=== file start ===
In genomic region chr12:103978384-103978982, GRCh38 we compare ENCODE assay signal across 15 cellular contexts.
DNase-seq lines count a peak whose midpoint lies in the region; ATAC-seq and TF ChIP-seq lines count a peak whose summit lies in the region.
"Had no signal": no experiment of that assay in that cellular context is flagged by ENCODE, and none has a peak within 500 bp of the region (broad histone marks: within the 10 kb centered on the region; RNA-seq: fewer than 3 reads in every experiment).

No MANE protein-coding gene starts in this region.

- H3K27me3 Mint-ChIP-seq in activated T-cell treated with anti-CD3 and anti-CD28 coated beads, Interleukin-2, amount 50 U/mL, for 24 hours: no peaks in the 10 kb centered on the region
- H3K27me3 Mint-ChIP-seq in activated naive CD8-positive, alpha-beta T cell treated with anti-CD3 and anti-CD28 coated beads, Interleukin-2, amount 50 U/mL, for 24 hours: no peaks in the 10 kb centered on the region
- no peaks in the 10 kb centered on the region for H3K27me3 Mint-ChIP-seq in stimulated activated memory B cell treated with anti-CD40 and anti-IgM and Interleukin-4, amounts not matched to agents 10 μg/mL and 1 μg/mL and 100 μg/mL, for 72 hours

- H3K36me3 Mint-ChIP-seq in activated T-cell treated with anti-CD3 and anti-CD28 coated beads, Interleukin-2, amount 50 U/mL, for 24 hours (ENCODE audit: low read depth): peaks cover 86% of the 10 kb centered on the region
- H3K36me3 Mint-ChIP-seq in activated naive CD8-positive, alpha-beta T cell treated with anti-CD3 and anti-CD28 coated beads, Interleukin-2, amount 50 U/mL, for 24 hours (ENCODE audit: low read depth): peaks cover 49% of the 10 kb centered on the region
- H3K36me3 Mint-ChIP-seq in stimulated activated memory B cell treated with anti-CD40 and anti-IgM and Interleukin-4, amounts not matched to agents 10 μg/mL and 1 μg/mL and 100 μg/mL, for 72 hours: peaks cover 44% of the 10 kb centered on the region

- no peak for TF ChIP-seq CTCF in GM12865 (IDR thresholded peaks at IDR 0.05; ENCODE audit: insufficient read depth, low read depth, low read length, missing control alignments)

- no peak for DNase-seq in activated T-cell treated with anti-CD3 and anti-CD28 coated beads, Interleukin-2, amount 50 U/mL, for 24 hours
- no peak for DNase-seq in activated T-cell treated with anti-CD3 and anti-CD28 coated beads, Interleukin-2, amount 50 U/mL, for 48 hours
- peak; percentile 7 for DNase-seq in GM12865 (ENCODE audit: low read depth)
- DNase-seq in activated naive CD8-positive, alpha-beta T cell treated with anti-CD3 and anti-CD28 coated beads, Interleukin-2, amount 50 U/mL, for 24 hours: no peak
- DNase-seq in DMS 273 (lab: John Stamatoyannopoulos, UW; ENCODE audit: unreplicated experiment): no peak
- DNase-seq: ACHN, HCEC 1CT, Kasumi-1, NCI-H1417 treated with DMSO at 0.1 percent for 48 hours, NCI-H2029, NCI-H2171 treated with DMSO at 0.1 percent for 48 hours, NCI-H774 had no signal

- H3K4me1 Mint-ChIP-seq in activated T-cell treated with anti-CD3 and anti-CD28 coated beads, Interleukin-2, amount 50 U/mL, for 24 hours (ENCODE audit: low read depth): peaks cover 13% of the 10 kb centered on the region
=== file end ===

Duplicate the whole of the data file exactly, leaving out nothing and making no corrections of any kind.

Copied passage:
In genomic region chr12:103978384-103978982, GRCh38 we compare ENCODE assay signal across 15 cellular contexts.
DNase-seq lines count a peak whose midpoint lies in the region; ATAC-seq and TF ChIP-seq lines count a peak whose summit lies in the region.
"Had no signal": no experiment of that assay in that cellular context is flagged by ENCODE, and none has a peak within 500 bp of the region (broad histone marks: within the 10 kb centered on the region; RNA-seq: fewer than 3 reads in every experiment).

No MANE protein-coding gene starts in this region.

- H3K27me3 Mint-ChIP-seq in activated T-cell treated with anti-CD3 and anti-CD28 coated beads, Interleukin-2, amount 50 U/mL, for 24 hours: no peaks in the 10 kb centered on the region
- H3K27me3 Mint-ChIP-seq in activated naive CD8-positive, alpha-beta T cell treated with anti-CD3 and anti-CD28 coated beads, Interleukin-2, amount 50 U/mL, for 24 hours: no peaks in the 10 kb centered on the region
- no peaks in the 10 kb centered on the region for H3K27me3 Mint-ChIP-seq in stimulated activated memory B cell treated with anti-CD40 and anti-IgM and Interleukin-4, amounts not matched to agents 10 μg/mL and 1 μg/mL and 100 μg/mL, for 72 hours

- H3K36me3 Mint-ChIP-seq in activated T-cell treated with anti-CD3 and anti-CD28 coated beads, Interleukin-2, amount 50 U/mL, for 24 hours (ENCODE audit: low read depth): peaks cover 86% of the 10 kb centered on the region
- H3K36me3 Mint-ChIP-seq in activated naive CD8-positive, alpha-beta T cell treated with anti-CD3 and anti-CD28 coated beads, Interleukin-2, amount 50 U/mL, for 24 hours (ENCODE audit: low read depth): peaks cover 49% of the 10 kb centered on the region
- H3K36me3 Mint-ChIP-seq in stimulated activated memory B cell treated with anti-CD40 and anti-IgM and Interleukin-4, amounts not matched to agents 10 μg/mL and 1 μg/mL and 100 μg/mL, for 72 hours: peaks cover 44% of the 10 kb centered on the region

- no peak for TF ChIP-seq CTCF in GM12865 (IDR thresholded peaks at IDR 0.05; ENCODE audit: insufficient read depth, low read depth, low read length, missing control alignments)

- no peak for DNase-seq in activated T-cell treated with anti-CD3 and anti-CD28 coated beads, Interleukin-2, amount 50 U/mL, for 24 hours
- no peak for DNase-seq in activated T-cell treated with anti-CD3 and anti-CD28 coated beads, Interleukin-2, amount 50 U/mL, for 48 hours
- peak; percentile 7 for DNase-seq in GM12865 (ENCODE audit: low read depth)
- DNase-seq in activated naive CD8-positive, alpha-beta T cell treated with anti-CD3 and anti-CD28 coated beads, Interleukin-2, amount 50 U/mL, for 24 hours: no peak
- DNase-seq in DMS 273 (lab: John Stamatoyannopoulos, UW; ENCODE audit: unreplicated experiment): no peak
- DNase-seq: ACHN, HCEC 1CT, Kasumi-1, NCI-H1417 treated with DMSO at 0.1 percent for 48 hours, NCI-H2029, NCI-H2171 treated with DMSO at 0.1 percent for 48 hours, NCI-H774 had no signal

- H3K4me1 Mint-ChIP-seq in activated T-cell treated with anti-CD3 and anti-CD28 coated beads, Interleukin-2, amount 50 U/mL, for 24 hours (ENCODE audit: low read depth): peaks cover 13% of the 10 kb centered on the region